Besides the myriad of microscopic plants and animals in each cubic foot of healthy soil, there are lots of macroorganisms, the ones we can see, such as spiders, centipedes, millipedes, springtails, and other insects and critters. But the most fascinating and helpful one is the earthworm. Earthworms inhabit the cool, moist soil in your garden and have a much more important role than that of fishing bait. They are good friends because they provide nutrients, improve the structure of the soil, and benefit other beneficial soil life. There are many species of earthworms, ranging in size, color, soil preference, and life expectancy, but they are all beneficial.
These "Intestines of the Soil," as Aristotle called them, break up soil hardpans, drill miles of burrows that soak up fast-falling rains, help plants root more deeply into the soil, shift chemically unbalanced soils toward a neutral pH, help make soil nutrients available, and loosen compaction.
A single earthworm deposits its weight in castings every twenty-four hours. That may not seem like a lot, but earthworms in an acre of soil are able to produce about fifteen tons of castings in one year. The earthworms also help increase soil microorganisms while they destroy the harmful fungi, bacteria, and root nematodes as they digest them. The earthworm's digestive system also helps neutralize the soil if it is either too acidic or too alkaline. Charles Darwin, who discovered the great importance of earthworms, stated that vegetation in many parts of the world would be eliminated without the helpful benefits of the earthworm.
Earthworms are attracted to soils that are high in organic matter and free from pesticides and harsh synthetic fertilizers. Earthworms can be purchased from growers or grown at home in moist compost. In order to confine them to a particular area while you are "raising" them, feed them periodically with cornmeal and molasses. This will prevent them from leaving the compost "nursery" until you are ready to introduce them to your garden or landscaped area. Growing your own earthworms or adding them to your garden can be enjoyable, but they will return naturally and increase in population rapidly if you stop using synthetic chemicals and go organic!
What we organic gardeners should be most concerned about is the level of life in the soil. The best soil test is called the earthworm test. Dig a 12-inch by 12-inch by 6-inch-deep section of soil out of the ground and slowly sift it into a box, bucket, or wheelbarrow. Count the earthworms you see in this half cubic foot of soil. If your test is in turf, there should be at least six earthworms. If the test is in a mulched-bed area, you should see about ten earthworms. They should be big earthworms--about the size of your little finger. If your test doesn't uncover enough worms or if they are puny little worms, your soil needs more improvement.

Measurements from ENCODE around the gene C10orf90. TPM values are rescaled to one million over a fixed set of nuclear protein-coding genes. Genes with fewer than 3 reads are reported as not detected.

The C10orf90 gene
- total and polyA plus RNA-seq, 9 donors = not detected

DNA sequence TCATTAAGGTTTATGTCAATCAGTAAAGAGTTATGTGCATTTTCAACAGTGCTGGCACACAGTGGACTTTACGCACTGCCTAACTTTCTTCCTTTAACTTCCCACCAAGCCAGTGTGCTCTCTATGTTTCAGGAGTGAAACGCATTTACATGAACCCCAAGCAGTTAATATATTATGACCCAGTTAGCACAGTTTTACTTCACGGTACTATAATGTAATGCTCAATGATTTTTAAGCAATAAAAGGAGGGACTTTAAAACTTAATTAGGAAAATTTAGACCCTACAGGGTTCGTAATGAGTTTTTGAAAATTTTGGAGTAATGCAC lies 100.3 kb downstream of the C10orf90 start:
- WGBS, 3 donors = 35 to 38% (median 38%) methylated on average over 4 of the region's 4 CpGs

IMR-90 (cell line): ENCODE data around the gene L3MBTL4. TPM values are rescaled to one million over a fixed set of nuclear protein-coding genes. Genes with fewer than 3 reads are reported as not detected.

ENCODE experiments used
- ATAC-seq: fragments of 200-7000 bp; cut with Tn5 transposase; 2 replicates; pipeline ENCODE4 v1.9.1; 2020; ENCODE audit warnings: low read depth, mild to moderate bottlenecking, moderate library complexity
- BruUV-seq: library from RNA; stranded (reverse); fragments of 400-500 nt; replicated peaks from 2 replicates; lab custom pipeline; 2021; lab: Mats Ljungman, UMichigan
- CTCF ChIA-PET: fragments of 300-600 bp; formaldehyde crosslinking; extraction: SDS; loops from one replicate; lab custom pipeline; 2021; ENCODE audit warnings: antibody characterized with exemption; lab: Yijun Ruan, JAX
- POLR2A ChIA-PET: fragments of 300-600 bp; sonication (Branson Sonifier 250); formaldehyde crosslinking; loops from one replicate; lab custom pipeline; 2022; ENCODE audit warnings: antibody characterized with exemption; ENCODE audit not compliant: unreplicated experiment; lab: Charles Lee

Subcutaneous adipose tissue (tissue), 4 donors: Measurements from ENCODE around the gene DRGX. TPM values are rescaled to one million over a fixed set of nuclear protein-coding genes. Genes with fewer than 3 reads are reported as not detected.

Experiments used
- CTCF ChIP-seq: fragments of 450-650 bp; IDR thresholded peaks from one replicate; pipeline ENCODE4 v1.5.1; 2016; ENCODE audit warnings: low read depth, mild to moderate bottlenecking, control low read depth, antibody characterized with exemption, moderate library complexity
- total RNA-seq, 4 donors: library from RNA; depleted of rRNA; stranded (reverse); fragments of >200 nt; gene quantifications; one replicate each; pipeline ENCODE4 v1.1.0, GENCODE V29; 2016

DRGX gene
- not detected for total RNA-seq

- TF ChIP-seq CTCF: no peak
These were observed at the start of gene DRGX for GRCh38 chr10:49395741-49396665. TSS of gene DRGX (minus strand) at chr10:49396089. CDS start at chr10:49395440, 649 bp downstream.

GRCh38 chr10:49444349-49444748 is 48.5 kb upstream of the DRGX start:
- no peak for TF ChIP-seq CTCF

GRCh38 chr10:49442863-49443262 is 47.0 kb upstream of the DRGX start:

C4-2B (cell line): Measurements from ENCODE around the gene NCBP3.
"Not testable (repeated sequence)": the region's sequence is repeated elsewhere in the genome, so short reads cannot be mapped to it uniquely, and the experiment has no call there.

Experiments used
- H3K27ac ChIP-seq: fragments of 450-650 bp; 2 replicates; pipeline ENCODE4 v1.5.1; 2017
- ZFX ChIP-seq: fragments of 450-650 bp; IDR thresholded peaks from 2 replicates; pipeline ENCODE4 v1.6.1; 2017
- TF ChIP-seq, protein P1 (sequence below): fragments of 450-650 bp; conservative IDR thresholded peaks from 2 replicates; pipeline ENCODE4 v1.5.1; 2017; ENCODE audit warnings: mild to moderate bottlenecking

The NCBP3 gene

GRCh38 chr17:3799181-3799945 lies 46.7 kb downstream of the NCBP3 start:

The presence of lots of big plump earthworms shows that nature has been at work and has filled the soil with life. If you see lots of worms, you can rest assured that the beneficial microbes are there too. If the soil is full of life, the chemistry can't be too far from balanced. If the earthworms are present, the soil will be well aerated and aggregated. Earthworm-rich soil will drain better and also hold just the right amount of water significantly longer. Wait until you see the improved plant growth. The bottom line will be improved soil health, greater biodiversity, and greater plant production.
QUESTION: During hard rains, earthworms slither into my swimming pool and commit suicide. I have to use a skimmer to scoop them out of the pool. I’ve tried poking holes in the soil so the rain will soak in better, and I’ve called a pest-control company. The hole poking didn’t work, and the pest-control company says it has no pesticide to kill earthworms. How can I get rid of these nasty creatures? F.S., Dallas
ANSWER: First, earthworms aren’t “nasty creatures.” They are one of the most beneficial organisms on Earth. Plants grow better in the presence of earthworms because the worms loosen and aerate the soil with their movements and fertilize it with their waste, or castings.
And these are just a few of the benefits.
People have wondered for years why earthworms appear to commit suicide by crawling onto pavement or into swimming pools. I think the best theory is that vibrations disturb the worms. The mass suicides related to rain probably are caused by the vibrations of thunder and lightning, and there probably is no way to stop this behavior. Some gardeners have reported similar experiences where diesel engines and pumps are running.